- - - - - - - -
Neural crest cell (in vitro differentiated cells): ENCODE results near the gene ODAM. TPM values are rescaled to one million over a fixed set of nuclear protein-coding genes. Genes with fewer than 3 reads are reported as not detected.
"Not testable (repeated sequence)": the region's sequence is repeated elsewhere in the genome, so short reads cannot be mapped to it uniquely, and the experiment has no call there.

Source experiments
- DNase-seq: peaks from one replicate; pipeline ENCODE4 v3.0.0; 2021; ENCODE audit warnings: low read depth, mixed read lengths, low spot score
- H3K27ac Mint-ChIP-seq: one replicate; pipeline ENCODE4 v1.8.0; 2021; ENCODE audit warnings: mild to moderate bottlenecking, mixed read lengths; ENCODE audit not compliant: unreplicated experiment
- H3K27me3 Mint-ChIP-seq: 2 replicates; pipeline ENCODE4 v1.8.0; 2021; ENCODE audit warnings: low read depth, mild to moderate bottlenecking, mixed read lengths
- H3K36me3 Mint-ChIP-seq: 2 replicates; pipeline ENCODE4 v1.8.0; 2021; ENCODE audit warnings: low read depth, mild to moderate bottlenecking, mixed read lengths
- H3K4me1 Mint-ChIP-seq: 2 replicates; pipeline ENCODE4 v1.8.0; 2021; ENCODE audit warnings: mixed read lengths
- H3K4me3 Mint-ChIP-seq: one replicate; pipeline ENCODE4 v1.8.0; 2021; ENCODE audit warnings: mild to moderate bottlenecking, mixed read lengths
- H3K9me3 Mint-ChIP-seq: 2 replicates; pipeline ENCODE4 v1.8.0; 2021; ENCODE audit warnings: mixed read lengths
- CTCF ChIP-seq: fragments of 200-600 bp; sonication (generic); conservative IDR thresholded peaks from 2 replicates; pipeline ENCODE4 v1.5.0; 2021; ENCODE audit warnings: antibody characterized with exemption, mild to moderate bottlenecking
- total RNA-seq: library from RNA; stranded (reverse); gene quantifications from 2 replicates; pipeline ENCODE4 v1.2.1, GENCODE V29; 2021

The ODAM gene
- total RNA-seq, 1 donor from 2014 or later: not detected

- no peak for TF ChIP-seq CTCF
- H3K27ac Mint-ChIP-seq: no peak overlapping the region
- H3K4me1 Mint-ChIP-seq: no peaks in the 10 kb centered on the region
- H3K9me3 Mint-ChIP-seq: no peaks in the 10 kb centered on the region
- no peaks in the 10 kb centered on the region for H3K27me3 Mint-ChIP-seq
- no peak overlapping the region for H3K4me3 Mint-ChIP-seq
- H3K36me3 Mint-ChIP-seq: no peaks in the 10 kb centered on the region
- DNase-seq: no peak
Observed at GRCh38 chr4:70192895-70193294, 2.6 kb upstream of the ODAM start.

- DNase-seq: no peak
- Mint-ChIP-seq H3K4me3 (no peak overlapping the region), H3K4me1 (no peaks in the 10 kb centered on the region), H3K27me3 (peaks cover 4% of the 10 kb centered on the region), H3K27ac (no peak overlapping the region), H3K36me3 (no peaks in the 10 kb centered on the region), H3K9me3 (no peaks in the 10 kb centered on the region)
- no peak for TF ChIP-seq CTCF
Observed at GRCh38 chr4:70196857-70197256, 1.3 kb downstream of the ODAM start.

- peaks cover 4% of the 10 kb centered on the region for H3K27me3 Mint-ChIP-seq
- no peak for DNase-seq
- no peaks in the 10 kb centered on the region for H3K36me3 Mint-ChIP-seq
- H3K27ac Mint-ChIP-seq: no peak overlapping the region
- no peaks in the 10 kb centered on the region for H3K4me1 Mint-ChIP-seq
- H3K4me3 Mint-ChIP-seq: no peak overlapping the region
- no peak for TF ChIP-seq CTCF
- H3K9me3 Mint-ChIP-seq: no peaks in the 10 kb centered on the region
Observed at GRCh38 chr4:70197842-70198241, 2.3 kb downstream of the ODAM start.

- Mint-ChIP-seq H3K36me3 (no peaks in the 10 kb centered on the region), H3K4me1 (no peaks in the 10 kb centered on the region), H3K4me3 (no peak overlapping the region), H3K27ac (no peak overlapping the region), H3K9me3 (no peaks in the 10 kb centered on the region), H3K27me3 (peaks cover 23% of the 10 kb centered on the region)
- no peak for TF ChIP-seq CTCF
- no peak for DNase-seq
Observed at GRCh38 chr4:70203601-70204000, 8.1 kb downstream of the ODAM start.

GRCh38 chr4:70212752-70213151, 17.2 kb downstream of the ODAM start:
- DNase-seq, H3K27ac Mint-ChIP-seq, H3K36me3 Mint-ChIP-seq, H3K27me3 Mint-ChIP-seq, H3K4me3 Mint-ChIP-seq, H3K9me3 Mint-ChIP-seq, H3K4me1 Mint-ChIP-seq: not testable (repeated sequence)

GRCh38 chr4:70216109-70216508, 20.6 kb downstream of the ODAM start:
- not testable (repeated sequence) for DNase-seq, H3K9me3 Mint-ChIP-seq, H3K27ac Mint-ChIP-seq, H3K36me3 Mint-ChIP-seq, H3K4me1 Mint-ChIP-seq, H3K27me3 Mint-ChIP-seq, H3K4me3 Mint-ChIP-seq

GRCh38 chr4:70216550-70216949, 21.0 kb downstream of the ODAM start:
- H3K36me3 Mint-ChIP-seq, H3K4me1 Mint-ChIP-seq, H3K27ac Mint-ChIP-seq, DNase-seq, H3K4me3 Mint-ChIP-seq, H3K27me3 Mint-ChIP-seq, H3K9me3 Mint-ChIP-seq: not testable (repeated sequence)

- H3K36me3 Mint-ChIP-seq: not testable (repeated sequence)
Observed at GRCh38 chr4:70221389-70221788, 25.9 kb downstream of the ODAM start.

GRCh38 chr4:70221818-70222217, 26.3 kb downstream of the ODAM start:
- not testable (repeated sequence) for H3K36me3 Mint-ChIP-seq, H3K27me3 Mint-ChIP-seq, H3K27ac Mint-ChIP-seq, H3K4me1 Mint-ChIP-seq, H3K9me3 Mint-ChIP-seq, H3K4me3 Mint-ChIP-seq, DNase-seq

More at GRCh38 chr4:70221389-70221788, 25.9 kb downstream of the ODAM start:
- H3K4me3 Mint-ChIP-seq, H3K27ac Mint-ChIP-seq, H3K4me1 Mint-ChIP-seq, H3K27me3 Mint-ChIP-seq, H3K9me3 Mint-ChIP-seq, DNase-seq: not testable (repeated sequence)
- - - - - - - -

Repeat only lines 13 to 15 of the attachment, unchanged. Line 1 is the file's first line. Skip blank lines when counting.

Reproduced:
The ODAM gene
- total RNA-seq, 1 donor from 2014 or later: not detected

- no peak for TF ChIP-seq CTCF